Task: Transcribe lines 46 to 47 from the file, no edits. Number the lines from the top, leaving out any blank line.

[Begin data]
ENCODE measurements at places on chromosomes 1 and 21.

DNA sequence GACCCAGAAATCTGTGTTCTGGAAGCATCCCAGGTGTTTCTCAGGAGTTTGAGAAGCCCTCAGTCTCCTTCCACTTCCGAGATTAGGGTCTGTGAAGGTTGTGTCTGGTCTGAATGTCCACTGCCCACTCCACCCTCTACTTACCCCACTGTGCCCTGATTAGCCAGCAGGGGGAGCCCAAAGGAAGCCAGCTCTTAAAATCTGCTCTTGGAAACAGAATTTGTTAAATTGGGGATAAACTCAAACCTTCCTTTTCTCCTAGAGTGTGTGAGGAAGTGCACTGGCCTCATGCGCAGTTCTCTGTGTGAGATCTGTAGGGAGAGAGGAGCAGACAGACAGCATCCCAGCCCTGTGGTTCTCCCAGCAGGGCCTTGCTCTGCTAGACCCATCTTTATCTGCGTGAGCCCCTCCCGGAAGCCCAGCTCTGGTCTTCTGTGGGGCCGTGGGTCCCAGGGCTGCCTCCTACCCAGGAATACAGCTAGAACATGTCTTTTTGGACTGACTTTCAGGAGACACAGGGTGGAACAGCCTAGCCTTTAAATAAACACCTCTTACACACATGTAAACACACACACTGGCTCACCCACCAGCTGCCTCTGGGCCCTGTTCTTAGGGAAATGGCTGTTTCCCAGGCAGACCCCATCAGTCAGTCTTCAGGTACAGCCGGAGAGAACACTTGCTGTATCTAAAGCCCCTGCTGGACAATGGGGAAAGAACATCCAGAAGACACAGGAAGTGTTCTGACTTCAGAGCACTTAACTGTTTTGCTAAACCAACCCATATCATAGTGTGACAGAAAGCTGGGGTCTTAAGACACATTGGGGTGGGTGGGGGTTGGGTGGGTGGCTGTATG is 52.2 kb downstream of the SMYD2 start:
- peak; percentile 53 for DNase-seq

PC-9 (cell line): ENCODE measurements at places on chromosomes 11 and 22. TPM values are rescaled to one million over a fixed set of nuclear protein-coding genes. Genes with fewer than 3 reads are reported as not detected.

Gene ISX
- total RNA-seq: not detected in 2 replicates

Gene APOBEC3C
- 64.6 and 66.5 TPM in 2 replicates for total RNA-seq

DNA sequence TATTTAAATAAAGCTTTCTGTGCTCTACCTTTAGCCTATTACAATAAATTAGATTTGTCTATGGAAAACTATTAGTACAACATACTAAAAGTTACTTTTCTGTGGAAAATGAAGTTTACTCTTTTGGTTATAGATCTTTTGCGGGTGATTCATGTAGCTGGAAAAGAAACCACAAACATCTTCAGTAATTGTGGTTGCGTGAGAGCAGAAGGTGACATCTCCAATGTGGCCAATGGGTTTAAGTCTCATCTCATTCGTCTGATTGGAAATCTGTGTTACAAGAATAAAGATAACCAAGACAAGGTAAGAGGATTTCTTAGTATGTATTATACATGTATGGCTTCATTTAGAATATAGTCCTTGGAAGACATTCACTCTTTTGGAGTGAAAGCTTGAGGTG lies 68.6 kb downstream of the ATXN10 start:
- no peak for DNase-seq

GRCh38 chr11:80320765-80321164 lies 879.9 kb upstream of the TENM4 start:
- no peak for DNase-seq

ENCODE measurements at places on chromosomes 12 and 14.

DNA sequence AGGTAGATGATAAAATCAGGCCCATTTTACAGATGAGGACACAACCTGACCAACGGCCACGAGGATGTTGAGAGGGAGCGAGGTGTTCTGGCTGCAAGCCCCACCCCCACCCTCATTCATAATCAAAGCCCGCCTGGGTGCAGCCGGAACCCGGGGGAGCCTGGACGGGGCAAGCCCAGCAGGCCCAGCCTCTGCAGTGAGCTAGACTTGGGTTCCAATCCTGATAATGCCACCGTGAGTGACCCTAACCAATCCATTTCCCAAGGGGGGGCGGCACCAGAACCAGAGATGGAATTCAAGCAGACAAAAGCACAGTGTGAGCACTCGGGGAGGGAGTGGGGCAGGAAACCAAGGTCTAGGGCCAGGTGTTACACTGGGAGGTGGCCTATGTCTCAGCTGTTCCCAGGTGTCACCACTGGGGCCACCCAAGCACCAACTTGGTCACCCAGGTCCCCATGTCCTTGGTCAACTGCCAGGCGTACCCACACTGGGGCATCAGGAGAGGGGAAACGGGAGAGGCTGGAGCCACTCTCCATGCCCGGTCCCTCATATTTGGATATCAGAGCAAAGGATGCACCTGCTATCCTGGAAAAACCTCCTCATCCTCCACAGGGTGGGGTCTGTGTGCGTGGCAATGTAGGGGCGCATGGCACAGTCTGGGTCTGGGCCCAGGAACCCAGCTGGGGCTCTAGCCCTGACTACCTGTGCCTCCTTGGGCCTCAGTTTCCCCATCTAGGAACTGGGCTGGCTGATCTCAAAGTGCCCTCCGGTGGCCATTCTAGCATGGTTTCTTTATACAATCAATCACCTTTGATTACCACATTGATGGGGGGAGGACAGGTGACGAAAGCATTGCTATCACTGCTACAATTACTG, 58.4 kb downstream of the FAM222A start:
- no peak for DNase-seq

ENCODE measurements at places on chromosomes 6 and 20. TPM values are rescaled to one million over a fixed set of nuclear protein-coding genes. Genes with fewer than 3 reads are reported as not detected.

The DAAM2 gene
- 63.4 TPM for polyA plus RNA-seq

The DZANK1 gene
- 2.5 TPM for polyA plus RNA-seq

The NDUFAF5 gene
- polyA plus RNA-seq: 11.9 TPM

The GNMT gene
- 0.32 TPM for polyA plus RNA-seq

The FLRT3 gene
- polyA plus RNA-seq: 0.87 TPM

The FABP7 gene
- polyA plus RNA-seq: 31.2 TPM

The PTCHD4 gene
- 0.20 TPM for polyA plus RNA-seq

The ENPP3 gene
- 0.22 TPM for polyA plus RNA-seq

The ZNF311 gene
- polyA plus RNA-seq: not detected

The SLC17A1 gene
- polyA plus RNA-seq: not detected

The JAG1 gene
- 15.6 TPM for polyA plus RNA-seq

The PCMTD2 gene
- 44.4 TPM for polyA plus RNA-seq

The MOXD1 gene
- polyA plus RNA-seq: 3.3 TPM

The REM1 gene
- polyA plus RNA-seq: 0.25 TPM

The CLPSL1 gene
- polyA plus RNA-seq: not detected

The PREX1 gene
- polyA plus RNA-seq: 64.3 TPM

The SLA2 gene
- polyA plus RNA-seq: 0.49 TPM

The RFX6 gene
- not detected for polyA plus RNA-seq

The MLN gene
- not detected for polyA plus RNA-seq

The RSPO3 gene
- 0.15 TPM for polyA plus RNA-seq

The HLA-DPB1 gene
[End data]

- polyA plus RNA-seq: not detected

The PREX1 gene